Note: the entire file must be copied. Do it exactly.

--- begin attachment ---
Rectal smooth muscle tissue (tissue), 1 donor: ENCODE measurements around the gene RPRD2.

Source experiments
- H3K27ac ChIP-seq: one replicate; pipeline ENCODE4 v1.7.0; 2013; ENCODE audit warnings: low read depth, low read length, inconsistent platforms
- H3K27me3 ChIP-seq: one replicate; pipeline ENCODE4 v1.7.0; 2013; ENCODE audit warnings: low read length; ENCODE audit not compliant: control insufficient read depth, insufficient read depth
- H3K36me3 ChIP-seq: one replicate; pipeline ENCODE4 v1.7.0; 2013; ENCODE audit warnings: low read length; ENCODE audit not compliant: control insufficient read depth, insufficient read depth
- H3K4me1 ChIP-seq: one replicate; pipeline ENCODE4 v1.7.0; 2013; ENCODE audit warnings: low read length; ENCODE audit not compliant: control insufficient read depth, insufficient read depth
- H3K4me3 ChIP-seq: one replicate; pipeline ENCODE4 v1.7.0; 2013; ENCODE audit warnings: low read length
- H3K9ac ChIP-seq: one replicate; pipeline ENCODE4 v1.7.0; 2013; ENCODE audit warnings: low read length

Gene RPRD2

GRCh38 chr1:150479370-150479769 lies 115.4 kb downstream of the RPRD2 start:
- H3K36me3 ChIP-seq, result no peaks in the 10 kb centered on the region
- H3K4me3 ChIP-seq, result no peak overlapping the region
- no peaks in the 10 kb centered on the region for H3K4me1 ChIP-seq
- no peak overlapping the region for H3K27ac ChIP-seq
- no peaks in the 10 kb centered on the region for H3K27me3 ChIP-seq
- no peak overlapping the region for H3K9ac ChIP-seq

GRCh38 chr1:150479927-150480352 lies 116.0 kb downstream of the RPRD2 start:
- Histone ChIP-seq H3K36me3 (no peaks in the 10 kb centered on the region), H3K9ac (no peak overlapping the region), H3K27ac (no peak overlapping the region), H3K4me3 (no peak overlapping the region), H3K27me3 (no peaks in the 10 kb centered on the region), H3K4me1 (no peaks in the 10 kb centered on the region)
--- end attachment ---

Rectal smooth muscle tissue (tissue), 1 donor: ENCODE measurements around the gene RPRD2.

Source experiments
- H3K27ac ChIP-seq: one replicate; pipeline ENCODE4 v1.7.0; 2013; ENCODE audit warnings: low read depth, low read length, inconsistent platforms
- H3K27me3 ChIP-seq: one replicate; pipeline ENCODE4 v1.7.0; 2013; ENCODE audit warnings: low read length; ENCODE audit not compliant: control insufficient read depth, insufficient read depth
- H3K36me3 ChIP-seq: one replicate; pipeline ENCODE4 v1.7.0; 2013; ENCODE audit warnings: low read length; ENCODE audit not compliant: control insufficient read depth, insufficient read depth
- H3K4me1 ChIP-seq: one replicate; pipeline ENCODE4 v1.7.0; 2013; ENCODE audit warnings: low read length; ENCODE audit not compliant: control insufficient read depth, insufficient read depth
- H3K4me3 ChIP-seq: one replicate; pipeline ENCODE4 v1.7.0; 2013; ENCODE audit warnings: low read length
- H3K9ac ChIP-seq: one replicate; pipeline ENCODE4 v1.7.0; 2013; ENCODE audit warnings: low read length

Gene RPRD2

GRCh38 chr1:150479370-150479769 lies 115.4 kb downstream of the RPRD2 start:
- H3K36me3 ChIP-seq, result no peaks in the 10 kb centered on the region
- H3K4me3 ChIP-seq, result no peak overlapping the region
- no peaks in the 10 kb centered on the region for H3K4me1 ChIP-seq
- no peak overlapping the region for H3K27ac ChIP-seq
- no peaks in the 10 kb centered on the region for H3K27me3 ChIP-seq
- no peak overlapping the region for H3K9ac ChIP-seq

GRCh38 chr1:150479927-150480352 lies 116.0 kb downstream of the RPRD2 start:
- Histone ChIP-seq H3K36me3 (no peaks in the 10 kb centered on the region), H3K9ac (no peak overlapping the region), H3K27ac (no peak overlapping the region), H3K4me3 (no peak overlapping the region), H3K27me3 (no peaks in the 10 kb centered on the region), H3K4me1 (no peaks in the 10 kb centered on the region)